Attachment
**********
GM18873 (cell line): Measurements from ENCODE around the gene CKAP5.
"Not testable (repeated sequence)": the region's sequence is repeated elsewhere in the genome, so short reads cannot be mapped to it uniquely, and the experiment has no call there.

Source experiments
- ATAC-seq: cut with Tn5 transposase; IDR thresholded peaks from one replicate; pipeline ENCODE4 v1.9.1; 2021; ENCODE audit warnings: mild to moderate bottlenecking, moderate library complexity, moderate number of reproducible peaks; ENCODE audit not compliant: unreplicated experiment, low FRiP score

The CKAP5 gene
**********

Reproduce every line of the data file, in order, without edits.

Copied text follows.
GM18873 (cell line): Measurements from ENCODE around the gene CKAP5.
"Not testable (repeated sequence)": the region's sequence is repeated elsewhere in the genome, so short reads cannot be mapped to it uniquely, and the experiment has no call there.

Source experiments
- ATAC-seq: cut with Tn5 transposase; IDR thresholded peaks from one replicate; pipeline ENCODE4 v1.9.1; 2021; ENCODE audit warnings: mild to moderate bottlenecking, moderate library complexity, moderate number of reproducible peaks; ENCODE audit not compliant: unreplicated experiment, low FRiP score

The CKAP5 gene